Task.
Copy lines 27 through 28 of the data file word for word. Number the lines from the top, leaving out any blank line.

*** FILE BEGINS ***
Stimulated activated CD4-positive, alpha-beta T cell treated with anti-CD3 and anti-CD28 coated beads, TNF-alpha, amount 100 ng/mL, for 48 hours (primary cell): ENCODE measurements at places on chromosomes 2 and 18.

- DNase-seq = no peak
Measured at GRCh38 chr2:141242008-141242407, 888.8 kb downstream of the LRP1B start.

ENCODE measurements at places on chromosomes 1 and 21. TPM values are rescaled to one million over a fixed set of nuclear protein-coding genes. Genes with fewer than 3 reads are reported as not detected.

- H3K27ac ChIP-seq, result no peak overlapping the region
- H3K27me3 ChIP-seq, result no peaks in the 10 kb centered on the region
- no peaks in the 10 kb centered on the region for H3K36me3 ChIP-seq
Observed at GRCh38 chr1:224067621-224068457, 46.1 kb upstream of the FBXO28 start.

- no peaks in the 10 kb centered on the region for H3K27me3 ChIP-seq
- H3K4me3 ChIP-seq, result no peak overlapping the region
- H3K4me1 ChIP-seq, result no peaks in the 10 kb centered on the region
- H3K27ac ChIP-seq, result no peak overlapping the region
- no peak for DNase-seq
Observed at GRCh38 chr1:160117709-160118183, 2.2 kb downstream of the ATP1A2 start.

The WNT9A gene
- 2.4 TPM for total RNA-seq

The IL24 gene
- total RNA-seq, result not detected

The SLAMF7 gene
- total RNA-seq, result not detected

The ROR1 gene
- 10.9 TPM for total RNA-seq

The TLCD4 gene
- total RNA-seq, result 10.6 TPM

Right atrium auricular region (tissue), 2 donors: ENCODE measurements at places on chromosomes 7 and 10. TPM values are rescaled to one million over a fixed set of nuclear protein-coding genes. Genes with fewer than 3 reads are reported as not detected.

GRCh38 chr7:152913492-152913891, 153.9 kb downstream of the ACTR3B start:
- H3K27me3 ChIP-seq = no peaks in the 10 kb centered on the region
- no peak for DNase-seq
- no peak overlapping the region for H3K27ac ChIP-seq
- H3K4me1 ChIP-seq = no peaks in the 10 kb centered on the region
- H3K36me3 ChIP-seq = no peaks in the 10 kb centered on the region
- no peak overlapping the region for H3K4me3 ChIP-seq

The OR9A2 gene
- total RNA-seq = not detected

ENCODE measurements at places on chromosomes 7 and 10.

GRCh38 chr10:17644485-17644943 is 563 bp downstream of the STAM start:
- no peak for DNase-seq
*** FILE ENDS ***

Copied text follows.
- H3K27me3 ChIP-seq = no peaks in the 10 kb centered on the region
- no peak for DNase-seq